the Lock symbol (ie. SSL session established) there is a string (next to the 
Lock symbol) showing which client-side cert the browser is using for that SSL 
session. This is related to item (a) above, where a human-readable net identity 
is associate with the cert.

This helps the user in distinguishing which identity he/she is using when 
connecting to a Bank versus a Blog versus a corporate web-mail (all of which 
could be using distinct cert/identity). If there is a mismatch, the user can 
see this visually.

(d) Notification of expired certs:  It would be good if the browser could 
somehow notify the user if there are some expired certs (belonging to the user) 
in the browser. I'm finding that some browsers deliver the first cert in the 
list even when it has expired (thus causing the server to reject).

(e) Better notification/alerts of errors regarding server-certs:  This is a 
hard one as the average user (eg. my Mom) does not understand about certs to 
begin with. Since one of the main aims of SSL server-certs today is to prevent 
phishing, perhaps those messages should be phishing-oriented.

This one need further thought, but perhaps a third button/option could be 
provided (in addition to the Cancel and Continue buttons). This third button 
could provide the user with some alternate sites with similar sounding domain 
names but with proven/valid server-certs.

(f) Better graphical representation of cert hierarchy: Perhaps not crucial, but 
a nice graphical representation of the cert hierarchy/tree might help educate 
the average user (my Mom/Dad) about what a CA is and where the user is located 
in the hierarchy. This would even help the average employee when his/her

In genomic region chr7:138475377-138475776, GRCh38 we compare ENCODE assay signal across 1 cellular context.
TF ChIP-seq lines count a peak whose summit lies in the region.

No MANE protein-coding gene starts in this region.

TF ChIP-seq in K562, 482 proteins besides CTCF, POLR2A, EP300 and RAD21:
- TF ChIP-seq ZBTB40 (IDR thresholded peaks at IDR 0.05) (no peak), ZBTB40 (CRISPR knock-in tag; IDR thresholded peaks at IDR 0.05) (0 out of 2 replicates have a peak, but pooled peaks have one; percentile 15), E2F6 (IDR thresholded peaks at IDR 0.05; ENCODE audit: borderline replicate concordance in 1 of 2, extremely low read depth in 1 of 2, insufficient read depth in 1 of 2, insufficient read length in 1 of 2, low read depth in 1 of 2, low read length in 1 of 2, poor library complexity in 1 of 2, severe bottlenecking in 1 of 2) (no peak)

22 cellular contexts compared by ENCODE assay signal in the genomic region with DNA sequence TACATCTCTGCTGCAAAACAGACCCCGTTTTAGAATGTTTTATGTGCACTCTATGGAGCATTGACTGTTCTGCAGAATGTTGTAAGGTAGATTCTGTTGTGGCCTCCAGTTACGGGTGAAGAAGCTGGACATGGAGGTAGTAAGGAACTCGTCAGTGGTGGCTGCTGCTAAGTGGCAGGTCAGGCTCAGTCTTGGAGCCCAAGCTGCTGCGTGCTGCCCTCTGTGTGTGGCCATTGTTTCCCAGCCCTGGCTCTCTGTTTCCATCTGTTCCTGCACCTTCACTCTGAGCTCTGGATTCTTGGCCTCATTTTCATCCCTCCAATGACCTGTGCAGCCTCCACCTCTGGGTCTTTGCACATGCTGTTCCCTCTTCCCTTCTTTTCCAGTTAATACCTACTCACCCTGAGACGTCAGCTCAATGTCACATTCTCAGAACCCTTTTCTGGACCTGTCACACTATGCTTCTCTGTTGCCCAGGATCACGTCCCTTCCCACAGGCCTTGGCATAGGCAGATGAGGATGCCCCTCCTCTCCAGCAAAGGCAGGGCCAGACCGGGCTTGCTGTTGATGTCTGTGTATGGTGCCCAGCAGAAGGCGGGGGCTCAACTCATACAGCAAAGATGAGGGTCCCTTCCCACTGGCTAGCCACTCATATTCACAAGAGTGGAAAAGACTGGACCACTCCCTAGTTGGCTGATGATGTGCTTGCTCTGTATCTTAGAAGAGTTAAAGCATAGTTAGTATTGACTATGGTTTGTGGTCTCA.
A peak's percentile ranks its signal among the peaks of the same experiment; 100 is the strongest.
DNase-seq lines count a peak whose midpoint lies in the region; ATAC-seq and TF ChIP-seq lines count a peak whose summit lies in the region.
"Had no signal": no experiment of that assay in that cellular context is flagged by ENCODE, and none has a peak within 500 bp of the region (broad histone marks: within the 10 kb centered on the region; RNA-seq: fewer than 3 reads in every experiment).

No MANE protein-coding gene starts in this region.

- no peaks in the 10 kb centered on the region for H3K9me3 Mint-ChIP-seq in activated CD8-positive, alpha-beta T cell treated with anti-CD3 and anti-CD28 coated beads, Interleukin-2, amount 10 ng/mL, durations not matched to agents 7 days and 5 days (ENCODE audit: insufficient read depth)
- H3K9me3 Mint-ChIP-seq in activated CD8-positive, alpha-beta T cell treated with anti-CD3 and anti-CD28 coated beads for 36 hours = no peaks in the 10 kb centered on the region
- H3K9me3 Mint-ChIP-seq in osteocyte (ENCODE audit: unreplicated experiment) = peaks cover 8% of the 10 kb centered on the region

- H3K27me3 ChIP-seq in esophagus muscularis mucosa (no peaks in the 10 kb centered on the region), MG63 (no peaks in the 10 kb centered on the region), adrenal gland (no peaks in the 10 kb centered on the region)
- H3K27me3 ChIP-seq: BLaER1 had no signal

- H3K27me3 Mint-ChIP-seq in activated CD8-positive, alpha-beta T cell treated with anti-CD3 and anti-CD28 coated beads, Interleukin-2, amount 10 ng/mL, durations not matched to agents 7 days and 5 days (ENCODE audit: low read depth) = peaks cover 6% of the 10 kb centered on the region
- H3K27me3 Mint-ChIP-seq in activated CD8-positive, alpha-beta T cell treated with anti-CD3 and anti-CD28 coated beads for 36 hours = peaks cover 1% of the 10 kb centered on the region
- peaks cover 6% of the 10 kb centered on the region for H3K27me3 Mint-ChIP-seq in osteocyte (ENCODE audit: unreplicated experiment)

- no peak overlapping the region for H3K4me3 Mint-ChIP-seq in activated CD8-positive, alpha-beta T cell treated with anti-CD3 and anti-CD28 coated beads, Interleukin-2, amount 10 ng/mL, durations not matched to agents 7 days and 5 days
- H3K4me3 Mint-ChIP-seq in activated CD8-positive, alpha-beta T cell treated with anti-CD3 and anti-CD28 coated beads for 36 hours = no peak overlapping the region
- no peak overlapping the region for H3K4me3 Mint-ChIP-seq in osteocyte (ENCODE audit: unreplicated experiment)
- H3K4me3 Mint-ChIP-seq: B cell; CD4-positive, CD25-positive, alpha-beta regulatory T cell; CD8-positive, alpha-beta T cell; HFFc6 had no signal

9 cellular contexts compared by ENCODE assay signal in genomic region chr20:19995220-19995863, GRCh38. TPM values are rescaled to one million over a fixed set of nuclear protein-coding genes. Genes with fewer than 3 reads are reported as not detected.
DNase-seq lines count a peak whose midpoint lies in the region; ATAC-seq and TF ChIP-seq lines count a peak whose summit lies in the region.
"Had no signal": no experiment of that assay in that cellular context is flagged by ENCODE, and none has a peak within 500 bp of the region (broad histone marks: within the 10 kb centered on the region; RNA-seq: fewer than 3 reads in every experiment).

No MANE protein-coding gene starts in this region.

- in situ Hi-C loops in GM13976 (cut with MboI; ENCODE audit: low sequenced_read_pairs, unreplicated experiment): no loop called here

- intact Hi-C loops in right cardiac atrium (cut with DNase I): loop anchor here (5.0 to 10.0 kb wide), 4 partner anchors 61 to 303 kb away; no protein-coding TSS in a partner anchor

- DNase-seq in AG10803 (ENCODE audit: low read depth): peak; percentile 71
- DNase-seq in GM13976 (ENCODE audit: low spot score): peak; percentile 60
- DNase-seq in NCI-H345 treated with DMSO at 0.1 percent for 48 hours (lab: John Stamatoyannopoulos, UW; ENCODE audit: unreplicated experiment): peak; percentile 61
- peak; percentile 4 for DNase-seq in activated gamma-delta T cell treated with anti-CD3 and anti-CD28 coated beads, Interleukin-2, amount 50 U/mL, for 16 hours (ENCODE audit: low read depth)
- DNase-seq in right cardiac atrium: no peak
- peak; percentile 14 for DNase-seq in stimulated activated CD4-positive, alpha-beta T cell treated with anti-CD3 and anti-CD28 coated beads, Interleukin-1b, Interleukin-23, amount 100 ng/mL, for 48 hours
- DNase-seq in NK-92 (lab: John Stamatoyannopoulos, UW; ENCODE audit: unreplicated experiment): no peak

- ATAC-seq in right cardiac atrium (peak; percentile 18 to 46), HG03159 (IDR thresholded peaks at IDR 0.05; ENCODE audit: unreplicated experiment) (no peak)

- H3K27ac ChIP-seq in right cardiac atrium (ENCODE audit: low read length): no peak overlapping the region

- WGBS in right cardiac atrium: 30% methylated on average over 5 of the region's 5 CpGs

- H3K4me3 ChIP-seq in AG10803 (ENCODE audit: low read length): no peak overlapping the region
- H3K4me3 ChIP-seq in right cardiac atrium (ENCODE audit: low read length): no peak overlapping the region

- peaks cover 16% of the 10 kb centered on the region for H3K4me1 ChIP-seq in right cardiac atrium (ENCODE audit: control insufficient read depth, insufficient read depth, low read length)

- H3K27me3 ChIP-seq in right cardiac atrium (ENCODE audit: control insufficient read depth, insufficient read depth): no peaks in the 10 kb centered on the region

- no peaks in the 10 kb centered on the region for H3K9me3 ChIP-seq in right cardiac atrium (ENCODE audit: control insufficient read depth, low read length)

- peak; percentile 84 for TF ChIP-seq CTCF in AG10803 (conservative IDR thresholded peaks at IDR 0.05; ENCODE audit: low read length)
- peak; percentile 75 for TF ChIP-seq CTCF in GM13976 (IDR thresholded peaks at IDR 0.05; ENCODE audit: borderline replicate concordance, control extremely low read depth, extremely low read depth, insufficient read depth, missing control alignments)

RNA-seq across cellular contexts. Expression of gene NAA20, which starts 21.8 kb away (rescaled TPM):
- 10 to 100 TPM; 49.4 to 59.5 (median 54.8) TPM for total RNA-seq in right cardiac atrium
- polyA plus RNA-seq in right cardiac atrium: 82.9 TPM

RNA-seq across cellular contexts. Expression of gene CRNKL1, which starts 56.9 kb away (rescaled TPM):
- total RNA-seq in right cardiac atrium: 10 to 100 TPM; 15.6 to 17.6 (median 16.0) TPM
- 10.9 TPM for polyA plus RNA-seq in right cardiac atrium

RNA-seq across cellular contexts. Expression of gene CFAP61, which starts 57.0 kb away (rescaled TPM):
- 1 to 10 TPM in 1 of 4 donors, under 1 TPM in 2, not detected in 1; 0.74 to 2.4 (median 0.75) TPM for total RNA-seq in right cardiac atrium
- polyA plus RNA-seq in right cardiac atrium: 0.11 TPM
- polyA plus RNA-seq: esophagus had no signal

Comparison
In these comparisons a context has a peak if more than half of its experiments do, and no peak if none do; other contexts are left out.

company is using a subordinate CA off a public CA.

When the user clicks on a node in the tree, it should show the organization 
name and other human friendly details.

(g) Easy check button for server-certs: It would be great if I could 
right-click the Lock symbol on the browser and be able to choose an action 
along the lines of Validate Server Certificate. The browser would then hit 
the corresponding OCSP Responder (as denoted in the server-cert) and report the 
status to the user using some graphical notation (eg. icon of server with a big 
X if the server-cert is invalid or status unknown).

That's all for now. Will send more thoughts if any come up :)


 -Original Message-
 From: [mailto:owner-] On Behalf Of Ben Laurie
 Sent: Wednesday, August 05, 2009 9:59 AM
 To: Cryptography
 Subject: Client Certificate UI for Chrome?
 So, I've heard many complaints over the years about how the UI for
 client certificates sucks. Now's your chance to fix that problem -
 we're in the process of thinking about new client cert UI for Chrome,
 and welcome any input you might have. Obviously fully-baked proposals
 are more likely to get attention than vague suggestions.
 I imagine I may well hear what about the UI around server
 certificates? - fair enough, feel free, and I'll see what I can do.